If it hadn’t been for an alert passer-by, Georgie, an Australian shepherd, might never have been reunited with her owners after getting trapped in a storm drain.

Crews from the Falmouth Fire Department helped lower a worker from the wastewater district into a storm drain to rescue a dog on Wednesday. Photo courtesy of Falmouth Fire Department

Falmouth Fire Chief Howard Rice Jr. said someone walking in the OceanView neighborhood heard the dog whimpering Wednesday morning and notified authorities.

When members of the Falmouth Fire and EMS Department arrived around 9:30 a.m. they encountered a crowd of people gathered around a catch basin at the corner of Marion Way and Whipple Farm Way.

Georgie’s owners told crews that their dog had gone missing the night before and had somehow become trapped in the underground stormwater drainage system.

Rice said firefighters could see the dog’s head about 6 feet below the surface of the drain.

OceanView’s maintenance staff believe the dog entered the water collection system through an open culvert a few hundred feet away. OceanView is a retirement community.

“She was pretty frightened when she was down in that hole,” Rice said.

A worker hands up Georgie the dog, who got herself stuck in a Falmouth storm drain on Wednesday. Photo courtesy of Falmouth Fire Department

Rice contacted the Falmouth Wastewater Department, which in turn sent a crew to help remove the storm drain cover. Firefighters set up the department’s confined-space equipment, which they used to lower a wastewater department technician into the hole.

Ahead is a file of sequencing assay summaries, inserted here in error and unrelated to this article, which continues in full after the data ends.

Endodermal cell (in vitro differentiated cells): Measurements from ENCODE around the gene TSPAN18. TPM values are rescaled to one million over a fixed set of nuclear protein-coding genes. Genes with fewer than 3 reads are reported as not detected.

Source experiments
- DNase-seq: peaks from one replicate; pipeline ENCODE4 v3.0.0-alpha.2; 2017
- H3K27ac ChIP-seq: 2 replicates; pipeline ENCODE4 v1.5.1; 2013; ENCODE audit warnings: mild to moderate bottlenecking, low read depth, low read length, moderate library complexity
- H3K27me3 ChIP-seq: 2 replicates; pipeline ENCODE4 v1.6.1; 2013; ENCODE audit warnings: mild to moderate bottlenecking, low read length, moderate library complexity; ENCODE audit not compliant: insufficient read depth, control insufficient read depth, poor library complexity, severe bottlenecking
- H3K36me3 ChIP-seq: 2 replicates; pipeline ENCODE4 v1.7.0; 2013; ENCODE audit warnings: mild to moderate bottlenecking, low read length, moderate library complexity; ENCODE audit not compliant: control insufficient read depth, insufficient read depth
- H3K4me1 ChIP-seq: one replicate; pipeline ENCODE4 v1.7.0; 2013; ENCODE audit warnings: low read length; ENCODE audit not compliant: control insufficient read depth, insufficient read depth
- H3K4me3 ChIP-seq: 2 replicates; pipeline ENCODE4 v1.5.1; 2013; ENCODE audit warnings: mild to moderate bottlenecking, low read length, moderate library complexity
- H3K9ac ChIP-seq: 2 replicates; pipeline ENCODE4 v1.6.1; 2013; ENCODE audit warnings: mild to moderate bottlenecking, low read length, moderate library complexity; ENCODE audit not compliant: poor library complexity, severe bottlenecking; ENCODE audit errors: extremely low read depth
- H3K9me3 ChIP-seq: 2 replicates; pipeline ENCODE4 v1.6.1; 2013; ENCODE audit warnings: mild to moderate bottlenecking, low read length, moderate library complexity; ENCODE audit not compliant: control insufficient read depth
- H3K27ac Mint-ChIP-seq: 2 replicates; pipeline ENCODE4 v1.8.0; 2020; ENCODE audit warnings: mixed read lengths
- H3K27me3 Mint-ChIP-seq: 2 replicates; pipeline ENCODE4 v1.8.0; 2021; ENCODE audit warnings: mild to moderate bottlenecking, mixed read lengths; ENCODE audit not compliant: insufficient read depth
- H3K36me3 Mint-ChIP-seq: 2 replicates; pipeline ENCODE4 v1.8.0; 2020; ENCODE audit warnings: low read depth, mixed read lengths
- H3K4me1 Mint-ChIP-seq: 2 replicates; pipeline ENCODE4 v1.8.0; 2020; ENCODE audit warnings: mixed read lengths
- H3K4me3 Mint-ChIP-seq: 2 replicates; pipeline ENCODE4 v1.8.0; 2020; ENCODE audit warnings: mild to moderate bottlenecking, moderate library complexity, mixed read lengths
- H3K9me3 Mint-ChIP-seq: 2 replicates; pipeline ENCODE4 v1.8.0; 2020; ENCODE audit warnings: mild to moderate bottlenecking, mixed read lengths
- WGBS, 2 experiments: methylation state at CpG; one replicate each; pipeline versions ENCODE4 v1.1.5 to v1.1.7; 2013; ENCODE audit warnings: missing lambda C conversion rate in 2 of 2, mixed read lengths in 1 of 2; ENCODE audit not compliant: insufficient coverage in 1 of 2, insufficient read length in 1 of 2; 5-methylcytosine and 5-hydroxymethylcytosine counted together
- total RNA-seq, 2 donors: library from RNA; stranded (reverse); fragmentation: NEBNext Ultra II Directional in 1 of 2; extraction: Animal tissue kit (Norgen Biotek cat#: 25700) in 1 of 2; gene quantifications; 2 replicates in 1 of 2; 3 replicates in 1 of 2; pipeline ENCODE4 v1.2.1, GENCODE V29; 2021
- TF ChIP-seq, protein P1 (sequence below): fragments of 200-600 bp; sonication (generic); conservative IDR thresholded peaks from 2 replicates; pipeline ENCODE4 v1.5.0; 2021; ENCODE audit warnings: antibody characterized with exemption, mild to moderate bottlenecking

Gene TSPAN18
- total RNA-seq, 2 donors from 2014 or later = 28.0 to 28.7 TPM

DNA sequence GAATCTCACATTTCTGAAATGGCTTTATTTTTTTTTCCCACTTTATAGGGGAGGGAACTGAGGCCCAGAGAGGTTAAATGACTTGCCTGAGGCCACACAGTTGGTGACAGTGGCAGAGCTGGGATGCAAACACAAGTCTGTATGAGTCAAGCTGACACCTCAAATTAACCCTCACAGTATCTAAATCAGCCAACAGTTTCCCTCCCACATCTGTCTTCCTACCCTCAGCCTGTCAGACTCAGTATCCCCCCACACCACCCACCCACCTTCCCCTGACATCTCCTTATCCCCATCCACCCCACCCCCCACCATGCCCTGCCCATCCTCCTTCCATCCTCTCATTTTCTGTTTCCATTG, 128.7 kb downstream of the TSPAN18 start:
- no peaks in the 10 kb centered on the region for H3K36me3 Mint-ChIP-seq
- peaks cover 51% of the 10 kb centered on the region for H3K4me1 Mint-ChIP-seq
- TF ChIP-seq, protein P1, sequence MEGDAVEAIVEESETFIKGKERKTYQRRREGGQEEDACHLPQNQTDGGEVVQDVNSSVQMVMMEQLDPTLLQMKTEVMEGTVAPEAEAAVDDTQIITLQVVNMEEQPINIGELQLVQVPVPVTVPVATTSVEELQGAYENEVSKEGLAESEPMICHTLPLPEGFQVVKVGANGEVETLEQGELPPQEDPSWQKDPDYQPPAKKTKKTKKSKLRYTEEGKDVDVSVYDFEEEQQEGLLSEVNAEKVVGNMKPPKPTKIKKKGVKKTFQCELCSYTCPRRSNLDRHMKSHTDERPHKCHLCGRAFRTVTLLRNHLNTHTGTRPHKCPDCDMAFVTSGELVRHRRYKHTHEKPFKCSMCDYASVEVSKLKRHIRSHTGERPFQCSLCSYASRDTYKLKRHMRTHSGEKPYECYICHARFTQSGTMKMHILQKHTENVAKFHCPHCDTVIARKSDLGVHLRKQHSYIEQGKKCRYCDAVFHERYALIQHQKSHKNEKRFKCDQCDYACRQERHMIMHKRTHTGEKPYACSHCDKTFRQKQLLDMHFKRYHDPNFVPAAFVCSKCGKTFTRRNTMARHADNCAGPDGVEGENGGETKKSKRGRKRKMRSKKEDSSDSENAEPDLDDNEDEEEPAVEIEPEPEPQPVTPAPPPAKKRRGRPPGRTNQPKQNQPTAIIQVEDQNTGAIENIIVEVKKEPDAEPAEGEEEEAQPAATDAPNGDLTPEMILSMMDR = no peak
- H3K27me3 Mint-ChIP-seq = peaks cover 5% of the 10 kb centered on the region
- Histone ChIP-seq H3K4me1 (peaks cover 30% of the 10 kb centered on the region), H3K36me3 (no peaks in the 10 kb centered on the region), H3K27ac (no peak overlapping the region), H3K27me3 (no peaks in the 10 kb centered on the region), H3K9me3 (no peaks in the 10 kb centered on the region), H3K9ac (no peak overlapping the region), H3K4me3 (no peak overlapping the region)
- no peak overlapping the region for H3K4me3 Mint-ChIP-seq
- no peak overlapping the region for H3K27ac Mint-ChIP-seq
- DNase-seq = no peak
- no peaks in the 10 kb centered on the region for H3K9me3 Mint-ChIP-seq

“The 11-year-old Australian shepherd was very timid but eventually was coaxed to come out of the pipe and into the arms of the rescuer,” Rice said in a written statement. “Once secured, the rescuer and wet dog were hauled out of the hole using the lift system and the tripod.”

Rice said rescuers put a leash on the dog and toweled off Georgie before returning her to her owners.

“They (her owners) were so ecstatic to see their dog,” Rice said. Georgie did not suffer any visible injuries.

Rice said that crews from the town’s fire and wastewater treatment departments have trained for four years on confined-space rescues, but Wednesday was the first time they had used their training and equipment for a rescue.

Georgie is finally lifted to safety. Photo courtesy of Falmouth Fire Department




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